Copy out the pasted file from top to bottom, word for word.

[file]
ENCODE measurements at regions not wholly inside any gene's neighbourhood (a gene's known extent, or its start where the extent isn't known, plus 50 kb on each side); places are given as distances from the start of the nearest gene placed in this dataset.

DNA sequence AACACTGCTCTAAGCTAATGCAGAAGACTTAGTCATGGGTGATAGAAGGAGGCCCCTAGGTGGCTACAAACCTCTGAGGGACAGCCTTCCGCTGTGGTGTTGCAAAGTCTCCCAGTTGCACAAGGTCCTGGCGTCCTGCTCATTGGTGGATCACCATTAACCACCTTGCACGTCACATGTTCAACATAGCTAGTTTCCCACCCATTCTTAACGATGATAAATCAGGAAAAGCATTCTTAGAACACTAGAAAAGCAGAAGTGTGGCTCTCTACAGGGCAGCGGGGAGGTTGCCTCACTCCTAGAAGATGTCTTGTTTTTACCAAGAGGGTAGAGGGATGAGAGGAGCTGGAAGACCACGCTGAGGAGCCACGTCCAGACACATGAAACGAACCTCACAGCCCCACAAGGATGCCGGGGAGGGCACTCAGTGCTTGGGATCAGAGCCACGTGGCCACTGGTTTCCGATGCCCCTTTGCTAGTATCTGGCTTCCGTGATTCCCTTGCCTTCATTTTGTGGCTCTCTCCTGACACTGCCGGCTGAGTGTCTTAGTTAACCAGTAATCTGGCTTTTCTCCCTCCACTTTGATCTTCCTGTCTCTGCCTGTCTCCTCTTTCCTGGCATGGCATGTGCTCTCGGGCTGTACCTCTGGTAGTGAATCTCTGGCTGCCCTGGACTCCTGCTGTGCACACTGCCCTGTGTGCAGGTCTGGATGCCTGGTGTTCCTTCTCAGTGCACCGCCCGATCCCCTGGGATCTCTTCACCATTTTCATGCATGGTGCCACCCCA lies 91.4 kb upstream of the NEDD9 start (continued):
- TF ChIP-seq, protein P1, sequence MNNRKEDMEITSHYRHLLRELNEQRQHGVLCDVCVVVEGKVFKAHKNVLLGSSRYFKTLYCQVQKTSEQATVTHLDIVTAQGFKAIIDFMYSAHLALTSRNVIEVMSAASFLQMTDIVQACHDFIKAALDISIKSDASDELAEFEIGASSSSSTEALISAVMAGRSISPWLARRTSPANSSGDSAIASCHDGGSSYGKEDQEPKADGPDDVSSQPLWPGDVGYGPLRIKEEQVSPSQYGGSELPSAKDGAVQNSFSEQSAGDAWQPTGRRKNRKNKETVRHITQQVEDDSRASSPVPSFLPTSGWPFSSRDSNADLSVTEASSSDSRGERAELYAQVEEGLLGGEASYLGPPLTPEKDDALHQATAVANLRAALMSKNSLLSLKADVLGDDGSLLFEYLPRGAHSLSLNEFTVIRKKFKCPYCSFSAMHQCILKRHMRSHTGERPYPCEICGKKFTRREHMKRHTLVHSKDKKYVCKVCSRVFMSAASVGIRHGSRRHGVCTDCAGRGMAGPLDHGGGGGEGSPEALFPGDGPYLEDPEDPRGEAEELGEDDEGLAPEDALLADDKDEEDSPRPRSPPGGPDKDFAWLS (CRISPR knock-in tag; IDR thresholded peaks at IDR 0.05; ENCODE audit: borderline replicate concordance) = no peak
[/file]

ENCODE measurements at regions not wholly inside any gene's neighbourhood (a gene's known extent, or its start where the extent isn't known, plus 50 kb on each side); places are given as distances from the start of the nearest gene placed in this dataset.

DNA sequence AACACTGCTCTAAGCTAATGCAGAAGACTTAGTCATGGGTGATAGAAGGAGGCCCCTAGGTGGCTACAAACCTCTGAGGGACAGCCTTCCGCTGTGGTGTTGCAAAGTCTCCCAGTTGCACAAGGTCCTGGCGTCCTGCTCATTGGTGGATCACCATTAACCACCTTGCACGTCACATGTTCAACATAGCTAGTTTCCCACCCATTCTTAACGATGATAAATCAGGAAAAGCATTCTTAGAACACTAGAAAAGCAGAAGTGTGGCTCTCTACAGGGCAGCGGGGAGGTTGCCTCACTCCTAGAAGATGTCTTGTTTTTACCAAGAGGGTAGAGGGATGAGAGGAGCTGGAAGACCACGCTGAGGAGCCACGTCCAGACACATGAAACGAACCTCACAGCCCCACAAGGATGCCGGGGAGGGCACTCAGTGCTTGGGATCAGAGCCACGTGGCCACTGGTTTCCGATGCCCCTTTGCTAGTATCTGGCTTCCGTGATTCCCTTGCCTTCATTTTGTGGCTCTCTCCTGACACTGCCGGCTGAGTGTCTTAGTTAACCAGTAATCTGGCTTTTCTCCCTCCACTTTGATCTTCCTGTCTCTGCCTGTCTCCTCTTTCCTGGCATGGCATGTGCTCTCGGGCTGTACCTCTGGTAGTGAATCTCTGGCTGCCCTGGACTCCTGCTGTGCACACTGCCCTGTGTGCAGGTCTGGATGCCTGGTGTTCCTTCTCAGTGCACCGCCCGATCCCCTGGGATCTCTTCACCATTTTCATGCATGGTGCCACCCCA lies 91.4 kb upstream of the NEDD9 start (continued):
- TF ChIP-seq, protein P1, sequence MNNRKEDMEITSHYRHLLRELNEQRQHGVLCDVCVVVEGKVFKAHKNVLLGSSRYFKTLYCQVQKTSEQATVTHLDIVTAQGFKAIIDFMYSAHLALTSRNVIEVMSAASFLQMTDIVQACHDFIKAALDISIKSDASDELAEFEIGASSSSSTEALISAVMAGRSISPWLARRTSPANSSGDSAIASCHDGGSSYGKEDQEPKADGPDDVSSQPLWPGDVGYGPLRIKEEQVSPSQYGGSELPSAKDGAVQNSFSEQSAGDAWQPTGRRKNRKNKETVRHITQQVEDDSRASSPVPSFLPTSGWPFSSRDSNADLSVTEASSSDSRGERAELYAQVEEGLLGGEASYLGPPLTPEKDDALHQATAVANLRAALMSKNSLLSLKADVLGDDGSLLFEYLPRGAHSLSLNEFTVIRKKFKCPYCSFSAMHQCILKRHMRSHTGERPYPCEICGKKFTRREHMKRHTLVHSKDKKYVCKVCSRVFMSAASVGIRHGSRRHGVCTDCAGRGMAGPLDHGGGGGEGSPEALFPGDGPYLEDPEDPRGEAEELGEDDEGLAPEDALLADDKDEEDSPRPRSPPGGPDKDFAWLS (CRISPR knock-in tag; IDR thresholded peaks at IDR 0.05; ENCODE audit: borderline replicate concordance) = no peak